Does the Estimation of the Propensity Score by Machine Learning Improve Matching Estimation? The Case of Germany's Programmes for Long Term Unemployed

42 Pages Posted: 4 Sep 2019

See all articles by Daniel Goller

Daniel Goller

University of St. Gallen

Michael Lechner

University of St. Gallen - Swiss Institute for Empirical Economic Research

Andreas Moczall

Institute for Employment Research (IAB)

Joachim Wolff

Institute for Employment Research (IAB)

Abstract

Matching-type estimators using the propensity score are the major workhorse in active labour market policy evaluation. This work investigates if machine learning algorithms for estimating the propensity score lead to more credible estimation of average treatment effects on the treated using a radius matching framework. Considering two popular methods, the results are ambiguous: We find that using LASSO based logit models to estimate the propensity score delivers more credible results than conventional methods in small and medium sized high dimensional datasets. However, the usage of Random Forests to estimate the propensity score may lead to a deterioration of the performance in situations with a low treatment share. The application reveals a positive effect of the training programme on days in employment for long-term unemployed. While the choice of the "first stage" is highly relevant for settings with low number of observations and few treated, machine learning and conventional estimation becomes more similar in larger samples and higher treatment shares.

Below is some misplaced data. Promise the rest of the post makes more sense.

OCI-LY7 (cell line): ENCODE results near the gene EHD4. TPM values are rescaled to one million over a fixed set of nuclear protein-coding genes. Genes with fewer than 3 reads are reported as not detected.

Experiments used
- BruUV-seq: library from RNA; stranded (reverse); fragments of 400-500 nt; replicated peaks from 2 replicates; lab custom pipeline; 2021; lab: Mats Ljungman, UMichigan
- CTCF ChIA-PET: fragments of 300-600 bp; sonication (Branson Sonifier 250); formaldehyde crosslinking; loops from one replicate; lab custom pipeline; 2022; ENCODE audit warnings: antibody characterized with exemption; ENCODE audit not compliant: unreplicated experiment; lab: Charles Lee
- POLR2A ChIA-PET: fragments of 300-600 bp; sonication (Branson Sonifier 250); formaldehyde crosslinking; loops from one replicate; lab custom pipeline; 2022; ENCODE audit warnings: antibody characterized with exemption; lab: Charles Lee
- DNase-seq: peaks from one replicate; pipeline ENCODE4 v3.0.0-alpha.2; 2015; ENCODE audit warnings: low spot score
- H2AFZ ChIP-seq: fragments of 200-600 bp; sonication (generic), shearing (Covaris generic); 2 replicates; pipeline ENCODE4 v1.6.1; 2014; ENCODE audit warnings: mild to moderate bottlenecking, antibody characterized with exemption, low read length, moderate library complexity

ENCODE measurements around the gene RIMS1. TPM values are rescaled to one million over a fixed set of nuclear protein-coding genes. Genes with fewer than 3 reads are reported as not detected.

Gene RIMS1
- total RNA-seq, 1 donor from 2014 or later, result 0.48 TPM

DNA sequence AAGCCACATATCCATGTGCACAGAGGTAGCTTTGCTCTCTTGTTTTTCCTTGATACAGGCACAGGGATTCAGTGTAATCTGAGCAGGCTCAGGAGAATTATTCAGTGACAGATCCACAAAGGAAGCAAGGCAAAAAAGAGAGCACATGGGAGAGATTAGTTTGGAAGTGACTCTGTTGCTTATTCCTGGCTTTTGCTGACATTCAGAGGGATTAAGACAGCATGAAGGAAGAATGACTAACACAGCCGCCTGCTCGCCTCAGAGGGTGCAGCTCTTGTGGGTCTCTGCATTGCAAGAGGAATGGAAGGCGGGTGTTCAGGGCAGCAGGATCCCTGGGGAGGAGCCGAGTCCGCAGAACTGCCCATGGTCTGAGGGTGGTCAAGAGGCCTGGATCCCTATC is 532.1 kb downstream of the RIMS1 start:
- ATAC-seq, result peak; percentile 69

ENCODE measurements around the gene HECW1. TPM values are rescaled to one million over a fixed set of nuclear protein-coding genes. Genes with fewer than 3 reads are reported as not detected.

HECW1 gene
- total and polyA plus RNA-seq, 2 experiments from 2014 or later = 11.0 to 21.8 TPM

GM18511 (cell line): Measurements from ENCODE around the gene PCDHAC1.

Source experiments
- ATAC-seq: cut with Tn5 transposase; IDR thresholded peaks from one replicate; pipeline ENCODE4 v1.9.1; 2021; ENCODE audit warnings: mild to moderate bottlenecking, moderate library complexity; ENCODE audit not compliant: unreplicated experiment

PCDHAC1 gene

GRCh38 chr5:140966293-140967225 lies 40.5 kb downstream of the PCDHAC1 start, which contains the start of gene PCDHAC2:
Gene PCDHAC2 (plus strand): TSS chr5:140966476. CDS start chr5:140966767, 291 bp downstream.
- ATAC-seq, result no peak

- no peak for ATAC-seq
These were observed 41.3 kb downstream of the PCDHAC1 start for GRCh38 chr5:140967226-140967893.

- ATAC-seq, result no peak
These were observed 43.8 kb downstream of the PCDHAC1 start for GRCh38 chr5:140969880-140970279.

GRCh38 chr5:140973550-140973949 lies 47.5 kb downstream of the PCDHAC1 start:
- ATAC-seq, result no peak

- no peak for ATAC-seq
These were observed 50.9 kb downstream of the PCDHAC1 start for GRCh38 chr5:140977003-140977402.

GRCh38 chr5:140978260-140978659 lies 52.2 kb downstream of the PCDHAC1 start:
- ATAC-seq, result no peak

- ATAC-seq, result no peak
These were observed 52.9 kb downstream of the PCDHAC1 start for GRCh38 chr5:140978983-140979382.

Keywords: programme evaluation, active labour market policy, causal machine learning, treatment effects, radius matching, propensity score

JEL Classification: J68, C21

Suggested Citation

Goller, Daniel and Lechner, Michael and Moczall, Andreas and Wolff, Joachim, Does the Estimation of the Propensity Score by Machine Learning Improve Matching Estimation? The Case of Germany's Programmes for Long Term Unemployed. IZA Discussion Paper No. 12526, Available at SSRN: https://ssrn.com/abstract=3445793

Daniel Goller (Contact Author)

University of St. Gallen

Bodanstrasse 8
SIAW-HSG
St.Gallen, 9000
Switzerland

Michael Lechner

University of St. Gallen - Swiss Institute for Empirical Economic Research ( email )

Varnbuelstrasse 14
St. Gallen, 9000
Switzerland
+41 71 224 2320 (Phone)

Andreas Moczall

Institute for Employment Research (IAB) ( email )

Regensburger Str. 104
Nuremberg, 90478
Germany

Joachim Wolff

Institute for Employment Research (IAB) ( email )

Regensburger Str. 104
Nuremberg, 90478
Germany

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